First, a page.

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May 31 / Chuck Smith, Jr.

May 31, 2020


For when God made a promise to Abraham, since he had no one greater by who to swear, he swore by himself, saying, “Surely I will bless you and multiply you.” And thus Abraham, having patiently waited, obtained the promise. Hebrews 6:13-15

Intro: This week I was reading in the Book of Romans

In chapter 12, Paul listed ways to live in community with each other
– I was doing fine until I reached verse 12:
Rejoice in hope, be patient in tribulation, be constant in prayer
• I am not by nature a joyful person – I lived many years under a cloud
◦ I hate to admit this, but for me hope doesn’t come easily either
◦ there have been a couple of hopes in this life that I’ve had to give up
• waking up to these issues and admitting them,
◦ reminds me that I can change
◦ and that is what God wants for me

The writer of Hebrews shifts his tone and begins a new thought
– but he builds on what has just said in verse 12
• follow the example of those who inherit the promises
• he’s already mentioned one promise – of rest (Heb. 4:1)
– what he explains is that WE LIVE ON A PROMISE
• his goal is to lead us to hope
• so, if like me, you tend to resist hope or your hope could use a boost,
◦ pay attention to what he has to tell us

How God is regarding His promises (13-15)

God made a promise to Abraham in their first encounter
– a promise to bless him – later he added more promises and specific details
• but time had elapsed between the first, second, and third promises
◦ and all that time, Abraham had not seen the promise fulfilled
• a fourth promise came, and then finally Isaac was born
(the first sign of fulfillment of the promise)
◦ but at that very moment, the promise was jeopardized
(when God told Abraham to offer Isaac as a sacrifice)
◦ it was after this drama that God told Abraham,
By myself I have sworn, because you have done this and have not withheld your son, your only son, I will surely bless you (Ge. 22:16-17)
– during all this, Abraham patiently waited
• the Greek word for patient means to endure through difficulty,
• that is how Abraham owned the promise – by hanging on to it

What is the significance of swearing an oath?
For people swear by something greater than themselves, and in all disputes an oath is final for conformation Hebrews 6:16

To answer that question, we’ll return to an earlier episode in Abraham’s life
– in Gen. 15, Abraham was feeling the pressure of waiting patiently
O Lord GOD, how am I to know that I shall possess [the land]? (Ge. 15:8)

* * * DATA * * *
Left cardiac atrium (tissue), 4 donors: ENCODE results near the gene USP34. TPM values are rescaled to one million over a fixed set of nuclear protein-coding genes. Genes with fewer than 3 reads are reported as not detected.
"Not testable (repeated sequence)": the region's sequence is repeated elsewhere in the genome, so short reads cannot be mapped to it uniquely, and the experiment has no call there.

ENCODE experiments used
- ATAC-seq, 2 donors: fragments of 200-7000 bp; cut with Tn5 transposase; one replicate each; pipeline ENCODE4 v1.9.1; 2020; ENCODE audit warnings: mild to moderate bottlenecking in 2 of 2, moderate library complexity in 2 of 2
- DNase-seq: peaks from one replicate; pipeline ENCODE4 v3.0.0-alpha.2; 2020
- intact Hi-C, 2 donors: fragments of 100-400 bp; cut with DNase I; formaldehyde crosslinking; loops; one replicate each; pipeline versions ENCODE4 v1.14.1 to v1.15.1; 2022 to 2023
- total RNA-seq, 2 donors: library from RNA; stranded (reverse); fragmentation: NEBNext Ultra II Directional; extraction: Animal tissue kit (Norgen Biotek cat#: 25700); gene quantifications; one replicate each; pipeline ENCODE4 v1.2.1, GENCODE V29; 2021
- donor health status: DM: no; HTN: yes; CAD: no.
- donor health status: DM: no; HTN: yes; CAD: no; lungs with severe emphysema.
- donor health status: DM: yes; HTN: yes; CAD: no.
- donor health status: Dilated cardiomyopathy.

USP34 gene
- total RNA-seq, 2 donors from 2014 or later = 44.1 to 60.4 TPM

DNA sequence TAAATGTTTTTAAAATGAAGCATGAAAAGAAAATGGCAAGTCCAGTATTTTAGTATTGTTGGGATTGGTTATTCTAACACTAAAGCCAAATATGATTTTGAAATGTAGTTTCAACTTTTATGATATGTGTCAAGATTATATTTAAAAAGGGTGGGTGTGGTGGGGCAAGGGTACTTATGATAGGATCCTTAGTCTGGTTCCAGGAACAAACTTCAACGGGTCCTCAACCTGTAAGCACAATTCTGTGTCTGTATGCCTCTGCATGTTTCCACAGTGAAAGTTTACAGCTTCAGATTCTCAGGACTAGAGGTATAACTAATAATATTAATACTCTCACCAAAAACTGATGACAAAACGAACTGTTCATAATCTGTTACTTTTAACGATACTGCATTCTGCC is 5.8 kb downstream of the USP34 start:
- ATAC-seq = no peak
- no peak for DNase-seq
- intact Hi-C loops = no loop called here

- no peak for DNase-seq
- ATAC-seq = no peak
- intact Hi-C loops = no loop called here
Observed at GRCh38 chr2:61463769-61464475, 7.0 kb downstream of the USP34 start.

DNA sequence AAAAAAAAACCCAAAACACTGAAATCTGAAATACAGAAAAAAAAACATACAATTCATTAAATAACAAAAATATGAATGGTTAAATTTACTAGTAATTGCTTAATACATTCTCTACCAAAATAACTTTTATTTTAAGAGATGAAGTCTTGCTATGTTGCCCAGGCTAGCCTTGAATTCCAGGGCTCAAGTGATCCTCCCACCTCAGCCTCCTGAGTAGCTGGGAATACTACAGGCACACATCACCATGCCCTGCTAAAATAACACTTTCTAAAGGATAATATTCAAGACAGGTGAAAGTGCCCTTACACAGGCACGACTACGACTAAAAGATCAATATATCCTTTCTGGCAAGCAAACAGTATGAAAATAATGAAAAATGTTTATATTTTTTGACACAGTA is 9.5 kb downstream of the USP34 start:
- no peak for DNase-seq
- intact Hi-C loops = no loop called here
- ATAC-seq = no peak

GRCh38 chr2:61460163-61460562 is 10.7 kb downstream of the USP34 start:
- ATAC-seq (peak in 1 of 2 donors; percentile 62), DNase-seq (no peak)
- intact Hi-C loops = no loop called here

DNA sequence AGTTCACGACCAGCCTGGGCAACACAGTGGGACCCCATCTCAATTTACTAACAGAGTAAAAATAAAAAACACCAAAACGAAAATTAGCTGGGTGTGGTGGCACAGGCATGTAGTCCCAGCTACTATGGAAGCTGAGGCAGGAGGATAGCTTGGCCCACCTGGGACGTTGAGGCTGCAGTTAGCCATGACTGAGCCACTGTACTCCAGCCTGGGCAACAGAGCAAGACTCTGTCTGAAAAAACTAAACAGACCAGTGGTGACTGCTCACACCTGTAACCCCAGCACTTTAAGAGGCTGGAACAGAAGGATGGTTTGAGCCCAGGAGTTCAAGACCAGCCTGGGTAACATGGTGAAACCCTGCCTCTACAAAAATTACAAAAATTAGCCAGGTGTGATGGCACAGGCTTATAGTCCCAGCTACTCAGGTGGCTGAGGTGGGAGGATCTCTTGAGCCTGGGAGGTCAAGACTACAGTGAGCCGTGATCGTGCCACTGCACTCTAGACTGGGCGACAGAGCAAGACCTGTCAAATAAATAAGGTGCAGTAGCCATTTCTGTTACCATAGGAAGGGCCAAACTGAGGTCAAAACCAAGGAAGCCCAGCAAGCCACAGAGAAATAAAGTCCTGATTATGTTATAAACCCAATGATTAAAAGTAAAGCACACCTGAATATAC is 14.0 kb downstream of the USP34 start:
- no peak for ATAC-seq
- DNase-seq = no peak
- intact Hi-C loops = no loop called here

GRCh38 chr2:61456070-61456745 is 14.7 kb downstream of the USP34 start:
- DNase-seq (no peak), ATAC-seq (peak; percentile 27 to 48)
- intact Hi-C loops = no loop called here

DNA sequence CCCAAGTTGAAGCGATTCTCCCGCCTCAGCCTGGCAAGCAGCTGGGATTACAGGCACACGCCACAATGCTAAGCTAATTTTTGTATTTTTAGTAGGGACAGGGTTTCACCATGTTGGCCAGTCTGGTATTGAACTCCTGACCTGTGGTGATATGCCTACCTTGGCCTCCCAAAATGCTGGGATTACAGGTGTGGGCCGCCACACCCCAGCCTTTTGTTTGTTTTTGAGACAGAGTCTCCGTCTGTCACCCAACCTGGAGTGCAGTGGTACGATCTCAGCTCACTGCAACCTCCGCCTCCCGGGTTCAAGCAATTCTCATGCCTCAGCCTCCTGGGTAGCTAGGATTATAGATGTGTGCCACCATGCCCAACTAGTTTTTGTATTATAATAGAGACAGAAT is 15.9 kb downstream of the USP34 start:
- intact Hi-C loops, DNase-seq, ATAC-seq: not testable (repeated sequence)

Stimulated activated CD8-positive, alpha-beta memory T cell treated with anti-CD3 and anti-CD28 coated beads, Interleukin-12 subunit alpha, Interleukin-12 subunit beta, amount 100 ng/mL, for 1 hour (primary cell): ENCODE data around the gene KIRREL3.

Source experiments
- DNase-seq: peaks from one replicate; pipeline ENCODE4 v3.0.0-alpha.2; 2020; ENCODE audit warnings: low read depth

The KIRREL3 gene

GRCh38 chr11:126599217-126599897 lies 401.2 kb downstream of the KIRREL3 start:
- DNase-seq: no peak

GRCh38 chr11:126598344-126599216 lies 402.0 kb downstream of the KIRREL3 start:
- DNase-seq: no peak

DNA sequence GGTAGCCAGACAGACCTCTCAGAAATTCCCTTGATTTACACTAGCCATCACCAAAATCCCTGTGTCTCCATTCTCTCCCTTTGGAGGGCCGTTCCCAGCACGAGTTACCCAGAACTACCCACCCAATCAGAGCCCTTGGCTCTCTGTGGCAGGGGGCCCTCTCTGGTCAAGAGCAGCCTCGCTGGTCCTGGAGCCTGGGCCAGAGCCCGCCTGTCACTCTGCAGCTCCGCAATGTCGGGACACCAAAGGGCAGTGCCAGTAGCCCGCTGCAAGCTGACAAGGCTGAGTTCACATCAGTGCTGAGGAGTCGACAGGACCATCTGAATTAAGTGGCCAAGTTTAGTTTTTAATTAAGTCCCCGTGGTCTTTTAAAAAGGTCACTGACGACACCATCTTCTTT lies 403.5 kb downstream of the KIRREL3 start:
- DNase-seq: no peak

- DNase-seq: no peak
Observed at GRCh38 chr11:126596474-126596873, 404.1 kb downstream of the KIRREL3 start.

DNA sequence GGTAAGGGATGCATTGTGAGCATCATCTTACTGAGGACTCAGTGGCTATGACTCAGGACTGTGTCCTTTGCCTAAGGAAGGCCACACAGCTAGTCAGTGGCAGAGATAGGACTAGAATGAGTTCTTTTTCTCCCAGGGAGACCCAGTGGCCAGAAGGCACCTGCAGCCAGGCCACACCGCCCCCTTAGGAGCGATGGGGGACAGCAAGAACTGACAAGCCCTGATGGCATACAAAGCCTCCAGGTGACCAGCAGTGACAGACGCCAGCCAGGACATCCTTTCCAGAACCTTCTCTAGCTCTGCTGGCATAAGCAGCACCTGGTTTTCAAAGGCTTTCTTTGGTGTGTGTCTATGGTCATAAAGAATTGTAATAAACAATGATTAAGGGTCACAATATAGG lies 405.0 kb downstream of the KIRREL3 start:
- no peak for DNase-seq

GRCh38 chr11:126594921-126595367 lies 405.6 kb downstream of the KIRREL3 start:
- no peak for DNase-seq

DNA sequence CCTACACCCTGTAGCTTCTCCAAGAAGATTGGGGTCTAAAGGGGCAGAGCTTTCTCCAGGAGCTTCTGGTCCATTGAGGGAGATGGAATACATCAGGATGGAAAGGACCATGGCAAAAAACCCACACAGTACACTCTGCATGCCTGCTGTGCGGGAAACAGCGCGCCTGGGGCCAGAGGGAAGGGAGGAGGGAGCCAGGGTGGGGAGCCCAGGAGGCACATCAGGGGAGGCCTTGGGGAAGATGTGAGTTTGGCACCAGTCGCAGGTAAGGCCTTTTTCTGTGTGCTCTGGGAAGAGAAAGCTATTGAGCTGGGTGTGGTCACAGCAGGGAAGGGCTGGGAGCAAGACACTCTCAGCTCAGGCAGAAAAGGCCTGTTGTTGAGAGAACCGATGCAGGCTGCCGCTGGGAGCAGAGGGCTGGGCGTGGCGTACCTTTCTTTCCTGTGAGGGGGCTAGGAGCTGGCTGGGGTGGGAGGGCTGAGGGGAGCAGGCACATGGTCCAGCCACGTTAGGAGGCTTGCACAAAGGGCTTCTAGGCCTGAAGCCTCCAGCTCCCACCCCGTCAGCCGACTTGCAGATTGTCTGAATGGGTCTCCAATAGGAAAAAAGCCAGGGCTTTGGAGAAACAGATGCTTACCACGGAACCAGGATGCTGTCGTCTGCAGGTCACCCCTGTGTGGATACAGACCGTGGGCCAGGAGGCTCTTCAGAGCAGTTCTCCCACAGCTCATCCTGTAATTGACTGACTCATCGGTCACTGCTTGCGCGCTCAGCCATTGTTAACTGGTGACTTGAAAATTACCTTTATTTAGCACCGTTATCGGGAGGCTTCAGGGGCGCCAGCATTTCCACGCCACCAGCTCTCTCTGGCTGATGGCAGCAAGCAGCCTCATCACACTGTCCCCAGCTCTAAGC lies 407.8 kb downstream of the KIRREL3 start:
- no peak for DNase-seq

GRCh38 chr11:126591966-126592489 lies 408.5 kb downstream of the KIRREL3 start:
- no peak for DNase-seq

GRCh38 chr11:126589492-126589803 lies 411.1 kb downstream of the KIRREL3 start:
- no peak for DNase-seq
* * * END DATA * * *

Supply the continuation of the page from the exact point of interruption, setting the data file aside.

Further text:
• God gave him some instructions for a special ritual, and
On that day the LORD made a covenant with [Abraham] (Ge. 15:18)
• a covenant was a guarantee – a partial installment
◦ but it was more; it was a binding relationship
◦ the covenant gave Abraham something to hang onto
• the covenant answered Abraham’s question, how he could know for sure
– when we were in chapter 4, I said the writer was keen on God’s oaths
• in that instance, his oath had a negative impact (Heb. 4:3)
• here the effect is positive

The writer says two things about oaths:
1. people swear by something greater than themselves – Something:
• more reliable and stable
• that will hold them accountable, “May God do so to me and more also . . .”
• that in the Scriptures is frequently supernatural
◦ parties in a covenant evoke a divine witness by whom they swear
◦ Ge. 31:49-53, Laban and Jacob (because they didn’t trust each other!)
• but since God had nothing greater to swear by, he swore by himself
2. an oath is final confirmation
• this gets to the heart of the oath – it resolves “disputes”

God’s oath to Abraham was for our sake
So when God desired to show more convincingly to the heirs of the promise the unchangeable character of his purpose, he guaranteed it with an oath, so that by two unchangeable things, in which it was impossible for God to lie, we who have fled for refuge might have strong encouragement to hold fast to the hope set before us Hebrews 6:17-18

The writer switches from talking about Abraham to talking about us and from talking about others who inherited the promises (v. 12) to us being heirs of the promise
– he tells us what God desired to accomplish with the oath
• any mention of God’s desires, feelings, or passions,
◦ embarrassed some early Christian theologians
◦ influenced by Greek philosophy, they believed God was beyond all that
• but I love this personal way the Bible talks about God
◦ first, all they had to use was real human language
◦ second, they saw God as relatable, so their use of anthropomorphism and anthropopathism created a meaningful connection with God
– what God desires is to show you and I is,